Staples don't really bother me. I'd rather have staples, if that's what the surgeon's used to, than be sewn up by someone who isn't used to doing it. My point is that the drugs they gave me masked signals from my body. Those signals were trying to tell me something, and I couldn't hear it.

I've heard conflicting reports about the glue. Some people love it, but someone hear had a really bad allergic reaction to it, and someone else had it just...fail on part of her incision. Yuck.

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This was my attitude as well. Come hell or high water, my babies were GOING to nurse. I can only imagine that signifcant pain would make it harder to nurse, if for no other reason than having a baby lying across your belly that is throbbing must be terribly difficult. I know they say that's what the football hold is for, and after a few weeks, I had that down pat, but at first, it was much easier for me to get them to latch on correctly in the typical baby in mom's arms across her middle type position.
I found the football hold absolutely impossible. I never even tried it with dd or ds2, because it just plain didn't work for me. Side-lying was awful, as well. The only one that worked was holding the baby on my belly, which is what everyone thinks would be terrible.

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Benadryl is your friend! Literally one dose will stop the itching and it's unlikely that you'd need more. It's not a matter of itch/no pain OR no itch/pain. You really CAN have both, and from everything L&D nurses have ever told me, if you can avoid significant pain in those first 24-48 hours, your overall recovery will almost always be much, much, much easier.
Doesn't Benadryl dry up breastmilk? I've been warned off that kind of drug more than once as a breastfeeding mom. I certainly wouldn't have wanted to take a chance like that with dd, as I was having a lot of trouble getting my supply established, anyway. Pain relief just isn't that big an issue for me. I don't want the surgery in the first place...how much it hurts isn't really the point...the damage is the point.

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Aside from the fact that I just don't care to be in agony if it can be avoided, I truly feel like it's important to take care of YOUR body as well as possible so you can give 100% to your baby. If I'd been doubled over unable to care for my twins at 4 days post-op, I truly do not know what we would have done. DH didn't have a choice but to return to work and the closest family we had was over 600 miles away.
If I were doubled over, I'd just do my best. I got stuck on my couch at 6 days post-op, unable to get up. Fortunately, I had him in my lap to nurse, so it was a diaper change, not a feeding, that was delayed. It had nothing to do with pain, though. I simply couldn't stand up. We were stuck there for almost 30 minutes. Pain wasn't relevant. What was relevant was that I'd had surgery, and could not stand up. I can't give 100% post-op, because I'm not 100%...and it's not about pain. I don't see pain management as taking care of my body. Taking care of my body is about healing the damage that's been done - not about masking it under drugs, so that I do more than I should.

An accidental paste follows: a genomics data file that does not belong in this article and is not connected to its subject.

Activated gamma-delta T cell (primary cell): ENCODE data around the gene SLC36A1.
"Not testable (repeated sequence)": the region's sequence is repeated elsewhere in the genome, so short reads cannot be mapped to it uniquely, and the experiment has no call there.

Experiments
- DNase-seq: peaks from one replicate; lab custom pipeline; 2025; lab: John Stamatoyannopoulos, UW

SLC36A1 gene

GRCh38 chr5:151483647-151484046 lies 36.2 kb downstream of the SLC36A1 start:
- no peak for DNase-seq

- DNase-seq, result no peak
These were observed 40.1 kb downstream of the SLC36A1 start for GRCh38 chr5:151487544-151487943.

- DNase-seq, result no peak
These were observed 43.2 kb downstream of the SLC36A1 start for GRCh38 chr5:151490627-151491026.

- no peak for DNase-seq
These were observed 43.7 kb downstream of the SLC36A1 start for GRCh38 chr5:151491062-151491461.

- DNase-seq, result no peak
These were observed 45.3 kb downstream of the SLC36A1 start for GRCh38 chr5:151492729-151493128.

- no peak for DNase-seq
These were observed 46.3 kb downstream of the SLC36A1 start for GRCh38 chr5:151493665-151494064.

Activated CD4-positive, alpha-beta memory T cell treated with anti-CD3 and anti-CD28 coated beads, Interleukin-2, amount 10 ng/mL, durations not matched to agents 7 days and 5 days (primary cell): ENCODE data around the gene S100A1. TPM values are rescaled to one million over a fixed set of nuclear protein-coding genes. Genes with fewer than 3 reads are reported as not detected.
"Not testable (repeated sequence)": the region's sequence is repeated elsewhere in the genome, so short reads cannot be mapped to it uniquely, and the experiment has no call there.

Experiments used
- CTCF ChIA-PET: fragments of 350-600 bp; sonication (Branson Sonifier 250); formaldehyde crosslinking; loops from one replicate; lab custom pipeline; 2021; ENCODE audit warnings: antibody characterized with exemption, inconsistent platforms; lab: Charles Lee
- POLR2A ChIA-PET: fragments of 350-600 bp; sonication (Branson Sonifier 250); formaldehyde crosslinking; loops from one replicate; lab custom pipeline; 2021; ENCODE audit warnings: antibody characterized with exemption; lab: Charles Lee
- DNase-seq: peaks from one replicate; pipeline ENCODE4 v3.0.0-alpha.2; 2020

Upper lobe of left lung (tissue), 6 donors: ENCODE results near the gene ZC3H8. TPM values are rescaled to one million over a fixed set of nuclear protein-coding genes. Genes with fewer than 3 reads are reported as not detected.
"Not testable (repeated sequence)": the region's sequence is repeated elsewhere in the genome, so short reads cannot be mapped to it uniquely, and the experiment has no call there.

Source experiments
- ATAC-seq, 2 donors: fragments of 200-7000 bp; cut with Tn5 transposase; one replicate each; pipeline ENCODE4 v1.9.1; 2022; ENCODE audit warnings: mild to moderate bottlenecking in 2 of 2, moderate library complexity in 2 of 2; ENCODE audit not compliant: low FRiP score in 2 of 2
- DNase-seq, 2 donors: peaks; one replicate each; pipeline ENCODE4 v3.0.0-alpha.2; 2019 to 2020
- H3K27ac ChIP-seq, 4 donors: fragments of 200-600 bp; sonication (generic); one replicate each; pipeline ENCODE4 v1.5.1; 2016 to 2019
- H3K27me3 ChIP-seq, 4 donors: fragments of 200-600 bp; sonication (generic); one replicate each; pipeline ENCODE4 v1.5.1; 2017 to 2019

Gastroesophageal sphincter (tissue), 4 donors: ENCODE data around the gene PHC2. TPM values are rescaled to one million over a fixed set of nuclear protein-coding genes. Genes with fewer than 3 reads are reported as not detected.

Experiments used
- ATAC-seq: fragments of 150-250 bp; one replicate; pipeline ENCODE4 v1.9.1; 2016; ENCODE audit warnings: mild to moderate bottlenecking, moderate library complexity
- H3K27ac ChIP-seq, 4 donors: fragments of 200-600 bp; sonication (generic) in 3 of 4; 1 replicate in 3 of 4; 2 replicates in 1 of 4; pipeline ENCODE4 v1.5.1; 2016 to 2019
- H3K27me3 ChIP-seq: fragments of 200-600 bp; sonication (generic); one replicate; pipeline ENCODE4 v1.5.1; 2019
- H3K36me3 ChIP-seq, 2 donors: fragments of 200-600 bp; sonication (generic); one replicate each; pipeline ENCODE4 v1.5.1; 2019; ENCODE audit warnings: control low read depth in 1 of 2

I hate pain medication...absolutely hate it. You're talking to someone who gets dental caries filled without freezing, because I'd far rather be in pain than have my mouth frozen. The drugs suck worse than the pain does.

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#80 of 141 Old 06-15-2006, 09:58 PM
 
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"Maybe...'Would you rather have your kidney taken out OR would you rather pass an 8 pound piece of poop?' That might work...but just leaving it at having the kidney removed totally ignores the fact that delivering vaginally isn't a walk in the park either."

I'm not saying that delivering vaginally isn't hard work--although my birth center birth and my homebirth were almost pain-free except for transition (and I had a 10 lb 4 oz baby!). My point is that afterwards (unless you have had unusual tearing) you feel great. I was barely even sore after my 10 lber. Very different from having a 6 inch long incision and major abdominal surgery.
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#81 of 141 Old 06-16-2006, 11:02 AM
 
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I've had both, and while the vaginal delivery was hardly easy, it was light years better than the recovery from my c-section.

mostly WAHM, sometimes WOHM to my : two boys.
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#82 of 141 Old 06-16-2006, 11:30 AM
 
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I've had 2 c-sections, neither planned, and a medicalized VBAC in between. Mentally, the VBAC was awesome. Loved it. If by some miracle I have another child, I'll be pushing for a VBA2C. (no pun intended )

But physically? My second section was easiest. I was up and walking short distances (like to the bathroom) in just a few hours, and longer distances and up and down stairs in less than a week. I only took the pain pills for about a week. Could have been less I'm sure if it had been a scheduled deal, but the little bugger had decided to turn transverse after 17 hours of labor, and with my pre-e, noone was really willing to wait and see if he'd turn back.